In Edwardian and Victorian times, many genteel ladies were taught quilling along with needle work as an acceptable hobby. The skill flourished in Europe amongst wealthy women who spent their time making intricate coiled shapes out of pieces of paper. They would then paint and gild their creations to mimic expensive intricacies of metal or ivory.
The process is simple enough, but requires practice to achieve even coils. To get started, grab a piece of thin paper and a quilling tool (slotted ones are best for beginners). If you prefer to cut your own strips, you can find a variety of sizes on the market. You will also need a tool handle that is about 4.5 inches long, like the handle of a clay modeling tool.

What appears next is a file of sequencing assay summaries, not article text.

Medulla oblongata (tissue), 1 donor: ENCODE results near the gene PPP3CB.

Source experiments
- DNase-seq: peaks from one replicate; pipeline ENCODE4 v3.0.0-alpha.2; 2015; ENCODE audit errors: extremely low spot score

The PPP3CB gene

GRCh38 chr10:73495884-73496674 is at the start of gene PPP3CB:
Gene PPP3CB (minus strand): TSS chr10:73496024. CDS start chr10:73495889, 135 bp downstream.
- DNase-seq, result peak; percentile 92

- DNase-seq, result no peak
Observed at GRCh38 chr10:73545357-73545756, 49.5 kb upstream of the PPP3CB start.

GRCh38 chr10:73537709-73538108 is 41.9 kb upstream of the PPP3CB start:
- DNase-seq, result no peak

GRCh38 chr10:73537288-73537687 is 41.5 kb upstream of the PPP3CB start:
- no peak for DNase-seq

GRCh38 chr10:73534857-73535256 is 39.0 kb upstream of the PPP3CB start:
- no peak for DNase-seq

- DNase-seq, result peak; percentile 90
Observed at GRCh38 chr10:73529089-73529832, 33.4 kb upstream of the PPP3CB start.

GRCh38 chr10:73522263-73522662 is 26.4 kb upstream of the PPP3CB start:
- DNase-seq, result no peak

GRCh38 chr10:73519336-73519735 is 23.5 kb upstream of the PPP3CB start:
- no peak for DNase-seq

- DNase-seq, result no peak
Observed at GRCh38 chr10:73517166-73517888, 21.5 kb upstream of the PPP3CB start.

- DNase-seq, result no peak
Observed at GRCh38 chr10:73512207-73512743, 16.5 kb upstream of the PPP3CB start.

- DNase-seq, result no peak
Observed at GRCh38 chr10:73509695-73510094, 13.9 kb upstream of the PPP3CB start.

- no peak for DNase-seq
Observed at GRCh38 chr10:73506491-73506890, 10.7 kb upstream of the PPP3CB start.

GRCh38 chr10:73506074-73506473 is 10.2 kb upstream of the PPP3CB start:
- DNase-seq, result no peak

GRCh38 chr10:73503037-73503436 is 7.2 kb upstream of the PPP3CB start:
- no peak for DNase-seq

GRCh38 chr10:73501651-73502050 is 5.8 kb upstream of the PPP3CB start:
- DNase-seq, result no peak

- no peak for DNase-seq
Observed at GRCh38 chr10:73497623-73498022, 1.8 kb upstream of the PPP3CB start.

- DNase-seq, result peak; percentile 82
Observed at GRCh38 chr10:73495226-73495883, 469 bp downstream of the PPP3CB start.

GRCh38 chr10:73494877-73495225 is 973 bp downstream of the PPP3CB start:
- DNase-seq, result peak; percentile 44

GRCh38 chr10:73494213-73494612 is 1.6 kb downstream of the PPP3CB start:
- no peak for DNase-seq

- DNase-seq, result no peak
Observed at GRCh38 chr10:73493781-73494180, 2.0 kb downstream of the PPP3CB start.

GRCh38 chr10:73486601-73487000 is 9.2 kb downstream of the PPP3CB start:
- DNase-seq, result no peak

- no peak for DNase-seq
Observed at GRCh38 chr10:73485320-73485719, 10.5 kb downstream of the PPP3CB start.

Start rolling a strip of paper with bluntly cut ends around the slotted tool. Keep the strip snug and let it roll around the tip for about 30 seconds. When you feel the coil pull loose from the tool, remove it. Then, pinch one end and glue it to create a teardrop shape. Repeat as desired to make a chain.
For these earrings, I created four sets of three teardrop ring coils and two large domed tight coils positioned in the center. For a longer stem, you can use a single 2 1/2 inch strip and double it over itself to form a larger circle. For a stronger, more uniform circle, you can also try adding the second strip on top of the first to reduce holes. Paper Quilling Jewelry